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Molecules 2019, 24(19), 3616;

A Review on the Reactivity of 1-Amino-2-Nitroguanidine (ANQ)
School of Chemical Engineering, Northwest University, Xi’an 710069, China
Xi’an Modern Chemistry Research Institute, Xi’an 710065, China
Author to whom correspondence should be addressed.
Academic Editor: Svatopluk Zeman
Received: 27 August 2019 / Accepted: 4 October 2019 / Published: 8 October 2019


1-Amino-2-nitroguanidine (ANQ) is a high-energy nitrogen-rich compound with good detonation properties and low sensitivities. ANQ has only a central carbon atom with three small groups around it, including an amino, a hydrazine and a nitroxyl group. Though the molecular structure of ANQ is very simple, its reactivity is surprisingly abundant. ANQ can undergo various reactions, including reduction reaction, acylation reaction, salification reaction, coordination reaction, aldimine condensation reaction, cyclization reaction and azide reaction. Many new energetic compounds were purposely obtained through these reactions. These reactions were systematically summarized in this review, and detonation properties of some energetic compounds were compared. In the field of energetic materials, ANQ and some derivatives exhibit good application prospects.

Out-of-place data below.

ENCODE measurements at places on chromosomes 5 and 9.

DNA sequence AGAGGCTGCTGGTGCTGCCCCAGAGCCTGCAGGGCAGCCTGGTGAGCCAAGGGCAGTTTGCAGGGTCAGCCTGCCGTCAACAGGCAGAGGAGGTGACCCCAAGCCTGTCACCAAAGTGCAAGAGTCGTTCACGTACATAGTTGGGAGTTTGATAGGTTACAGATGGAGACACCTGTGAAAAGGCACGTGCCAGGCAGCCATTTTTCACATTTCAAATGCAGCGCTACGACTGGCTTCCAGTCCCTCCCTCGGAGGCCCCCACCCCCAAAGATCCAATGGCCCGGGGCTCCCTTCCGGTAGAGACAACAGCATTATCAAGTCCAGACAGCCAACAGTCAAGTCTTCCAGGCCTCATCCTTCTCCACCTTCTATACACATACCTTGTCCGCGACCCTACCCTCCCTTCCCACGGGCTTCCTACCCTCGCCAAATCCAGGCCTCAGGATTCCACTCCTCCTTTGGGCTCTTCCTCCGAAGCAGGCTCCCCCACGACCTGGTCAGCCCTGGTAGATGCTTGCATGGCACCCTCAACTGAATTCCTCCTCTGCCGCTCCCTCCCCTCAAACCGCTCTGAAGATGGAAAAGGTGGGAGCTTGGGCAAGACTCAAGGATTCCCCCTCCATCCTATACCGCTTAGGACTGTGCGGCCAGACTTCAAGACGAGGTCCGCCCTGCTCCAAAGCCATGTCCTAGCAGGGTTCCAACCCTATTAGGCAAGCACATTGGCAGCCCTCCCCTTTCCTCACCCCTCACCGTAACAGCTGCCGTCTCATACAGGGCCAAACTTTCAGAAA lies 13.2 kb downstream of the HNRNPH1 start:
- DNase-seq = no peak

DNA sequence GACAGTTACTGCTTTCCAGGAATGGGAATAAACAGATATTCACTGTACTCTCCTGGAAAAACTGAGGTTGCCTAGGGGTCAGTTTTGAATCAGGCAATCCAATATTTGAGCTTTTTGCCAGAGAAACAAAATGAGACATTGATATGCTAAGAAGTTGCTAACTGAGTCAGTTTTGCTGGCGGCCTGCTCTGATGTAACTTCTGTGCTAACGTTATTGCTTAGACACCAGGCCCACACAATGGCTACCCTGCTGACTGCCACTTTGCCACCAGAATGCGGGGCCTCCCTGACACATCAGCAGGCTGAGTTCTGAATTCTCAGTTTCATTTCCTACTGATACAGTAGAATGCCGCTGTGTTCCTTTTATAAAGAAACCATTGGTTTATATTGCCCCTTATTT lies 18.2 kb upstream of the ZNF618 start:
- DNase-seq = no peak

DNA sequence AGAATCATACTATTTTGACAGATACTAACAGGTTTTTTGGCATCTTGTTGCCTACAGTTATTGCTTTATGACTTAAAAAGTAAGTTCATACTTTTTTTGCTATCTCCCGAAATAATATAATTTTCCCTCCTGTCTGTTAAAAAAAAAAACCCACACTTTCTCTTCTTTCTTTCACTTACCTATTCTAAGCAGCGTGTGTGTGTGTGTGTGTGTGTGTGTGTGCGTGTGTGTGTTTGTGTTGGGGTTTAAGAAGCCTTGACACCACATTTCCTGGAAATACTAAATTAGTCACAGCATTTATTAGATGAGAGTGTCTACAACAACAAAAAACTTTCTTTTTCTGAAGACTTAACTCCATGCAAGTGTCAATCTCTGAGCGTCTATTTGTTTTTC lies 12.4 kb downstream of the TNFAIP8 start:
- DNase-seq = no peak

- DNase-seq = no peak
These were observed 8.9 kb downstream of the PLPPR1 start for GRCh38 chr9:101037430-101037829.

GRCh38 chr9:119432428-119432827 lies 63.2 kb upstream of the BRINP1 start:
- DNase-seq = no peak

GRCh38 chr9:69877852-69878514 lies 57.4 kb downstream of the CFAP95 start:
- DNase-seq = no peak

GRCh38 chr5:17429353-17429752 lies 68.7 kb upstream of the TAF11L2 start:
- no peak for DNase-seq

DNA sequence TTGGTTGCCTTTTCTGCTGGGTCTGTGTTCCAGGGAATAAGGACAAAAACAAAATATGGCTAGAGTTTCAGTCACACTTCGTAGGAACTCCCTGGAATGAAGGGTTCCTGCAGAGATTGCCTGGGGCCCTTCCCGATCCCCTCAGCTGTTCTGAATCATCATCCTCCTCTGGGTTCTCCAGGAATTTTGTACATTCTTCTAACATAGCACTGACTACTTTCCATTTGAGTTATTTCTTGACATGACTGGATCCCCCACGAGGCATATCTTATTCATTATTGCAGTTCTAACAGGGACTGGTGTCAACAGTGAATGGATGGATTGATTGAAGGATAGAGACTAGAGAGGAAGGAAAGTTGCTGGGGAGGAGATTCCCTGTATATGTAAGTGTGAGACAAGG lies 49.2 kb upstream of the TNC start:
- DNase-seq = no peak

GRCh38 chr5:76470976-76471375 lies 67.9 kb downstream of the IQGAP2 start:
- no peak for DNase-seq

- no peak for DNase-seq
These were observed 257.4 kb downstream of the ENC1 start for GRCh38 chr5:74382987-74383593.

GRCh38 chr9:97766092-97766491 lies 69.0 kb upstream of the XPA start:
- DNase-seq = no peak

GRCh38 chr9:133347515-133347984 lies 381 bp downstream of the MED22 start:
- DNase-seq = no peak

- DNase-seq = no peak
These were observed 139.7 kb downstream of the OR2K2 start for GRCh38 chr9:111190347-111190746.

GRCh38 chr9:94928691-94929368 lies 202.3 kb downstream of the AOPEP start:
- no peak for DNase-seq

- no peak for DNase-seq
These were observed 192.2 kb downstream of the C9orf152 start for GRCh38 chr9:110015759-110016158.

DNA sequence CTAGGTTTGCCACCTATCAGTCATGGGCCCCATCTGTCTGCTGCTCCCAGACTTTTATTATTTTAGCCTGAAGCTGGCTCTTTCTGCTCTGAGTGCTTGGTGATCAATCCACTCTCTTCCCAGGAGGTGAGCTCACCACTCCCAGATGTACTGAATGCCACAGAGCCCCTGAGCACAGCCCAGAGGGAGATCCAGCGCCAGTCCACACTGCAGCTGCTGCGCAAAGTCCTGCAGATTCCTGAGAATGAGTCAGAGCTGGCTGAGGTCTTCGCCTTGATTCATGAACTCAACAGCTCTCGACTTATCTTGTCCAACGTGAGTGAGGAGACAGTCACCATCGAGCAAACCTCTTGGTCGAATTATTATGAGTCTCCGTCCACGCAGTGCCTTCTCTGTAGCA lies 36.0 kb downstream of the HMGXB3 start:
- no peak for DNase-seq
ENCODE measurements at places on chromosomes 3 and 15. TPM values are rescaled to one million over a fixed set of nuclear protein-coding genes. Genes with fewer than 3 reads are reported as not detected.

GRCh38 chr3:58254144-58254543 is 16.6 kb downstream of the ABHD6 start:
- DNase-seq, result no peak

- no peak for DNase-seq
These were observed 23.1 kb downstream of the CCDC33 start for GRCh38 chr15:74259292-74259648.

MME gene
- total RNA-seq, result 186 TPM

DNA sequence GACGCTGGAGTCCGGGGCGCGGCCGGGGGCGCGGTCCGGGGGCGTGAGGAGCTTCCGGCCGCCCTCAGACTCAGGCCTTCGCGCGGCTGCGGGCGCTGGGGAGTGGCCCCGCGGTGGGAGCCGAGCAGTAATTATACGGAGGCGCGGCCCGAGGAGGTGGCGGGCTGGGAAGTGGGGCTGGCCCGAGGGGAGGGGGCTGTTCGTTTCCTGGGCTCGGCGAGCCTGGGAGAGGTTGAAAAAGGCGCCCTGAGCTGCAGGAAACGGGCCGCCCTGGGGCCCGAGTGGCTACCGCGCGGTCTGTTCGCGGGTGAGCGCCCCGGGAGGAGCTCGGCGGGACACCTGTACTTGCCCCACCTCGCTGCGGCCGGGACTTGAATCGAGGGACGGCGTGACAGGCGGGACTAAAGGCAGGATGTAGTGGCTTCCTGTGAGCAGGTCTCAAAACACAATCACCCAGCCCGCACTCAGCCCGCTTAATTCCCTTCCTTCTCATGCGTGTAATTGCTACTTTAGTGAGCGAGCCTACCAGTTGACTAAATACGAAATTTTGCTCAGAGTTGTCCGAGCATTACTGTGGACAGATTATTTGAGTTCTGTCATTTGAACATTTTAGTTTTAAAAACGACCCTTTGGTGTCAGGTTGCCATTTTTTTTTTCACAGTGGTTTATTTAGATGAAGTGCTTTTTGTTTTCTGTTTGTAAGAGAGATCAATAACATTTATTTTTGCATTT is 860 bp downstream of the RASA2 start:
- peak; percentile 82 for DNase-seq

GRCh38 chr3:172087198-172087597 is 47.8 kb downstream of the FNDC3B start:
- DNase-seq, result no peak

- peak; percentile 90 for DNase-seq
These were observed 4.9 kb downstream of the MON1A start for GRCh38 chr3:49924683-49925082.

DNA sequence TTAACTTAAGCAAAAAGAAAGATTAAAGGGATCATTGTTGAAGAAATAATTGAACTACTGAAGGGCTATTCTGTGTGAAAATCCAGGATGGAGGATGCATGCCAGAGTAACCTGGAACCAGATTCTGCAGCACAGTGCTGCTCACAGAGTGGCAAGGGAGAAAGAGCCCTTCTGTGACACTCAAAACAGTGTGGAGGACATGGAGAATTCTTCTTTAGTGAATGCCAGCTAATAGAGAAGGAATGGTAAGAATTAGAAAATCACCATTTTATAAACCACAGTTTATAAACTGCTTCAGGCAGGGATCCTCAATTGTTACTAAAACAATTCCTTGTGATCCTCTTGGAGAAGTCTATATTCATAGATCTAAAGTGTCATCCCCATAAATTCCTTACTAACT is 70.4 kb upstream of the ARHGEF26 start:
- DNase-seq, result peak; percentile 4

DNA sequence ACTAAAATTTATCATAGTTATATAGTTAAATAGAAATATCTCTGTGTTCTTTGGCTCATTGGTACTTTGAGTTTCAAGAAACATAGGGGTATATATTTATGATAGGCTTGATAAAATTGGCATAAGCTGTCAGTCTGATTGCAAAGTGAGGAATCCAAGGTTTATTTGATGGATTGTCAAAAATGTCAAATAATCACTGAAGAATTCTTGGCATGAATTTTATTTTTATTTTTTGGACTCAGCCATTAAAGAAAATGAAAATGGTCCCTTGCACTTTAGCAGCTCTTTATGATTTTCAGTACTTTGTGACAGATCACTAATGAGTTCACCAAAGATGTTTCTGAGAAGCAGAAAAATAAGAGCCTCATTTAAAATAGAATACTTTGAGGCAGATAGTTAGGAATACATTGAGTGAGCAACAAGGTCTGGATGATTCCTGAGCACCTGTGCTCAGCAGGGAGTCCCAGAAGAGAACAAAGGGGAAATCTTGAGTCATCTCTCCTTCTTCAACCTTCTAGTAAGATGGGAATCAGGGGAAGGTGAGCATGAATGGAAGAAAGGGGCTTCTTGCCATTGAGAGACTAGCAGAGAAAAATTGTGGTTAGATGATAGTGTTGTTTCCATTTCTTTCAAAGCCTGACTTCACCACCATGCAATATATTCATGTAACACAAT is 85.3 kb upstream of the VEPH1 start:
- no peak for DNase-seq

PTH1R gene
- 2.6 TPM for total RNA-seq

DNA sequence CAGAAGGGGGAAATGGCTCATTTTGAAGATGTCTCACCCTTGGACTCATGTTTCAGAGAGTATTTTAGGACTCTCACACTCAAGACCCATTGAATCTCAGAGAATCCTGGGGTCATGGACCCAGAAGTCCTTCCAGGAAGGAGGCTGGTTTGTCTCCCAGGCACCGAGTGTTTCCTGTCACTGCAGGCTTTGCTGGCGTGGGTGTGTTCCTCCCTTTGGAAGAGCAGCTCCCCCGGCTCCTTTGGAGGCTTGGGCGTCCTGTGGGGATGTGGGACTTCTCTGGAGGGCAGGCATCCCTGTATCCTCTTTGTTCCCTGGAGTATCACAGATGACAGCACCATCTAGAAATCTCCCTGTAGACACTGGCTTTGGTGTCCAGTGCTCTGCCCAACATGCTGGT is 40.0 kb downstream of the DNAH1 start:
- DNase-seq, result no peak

1-Amino-2-nitroguanidine (ANQ); energetic materials; derivatives; energetic properties

1. Introduction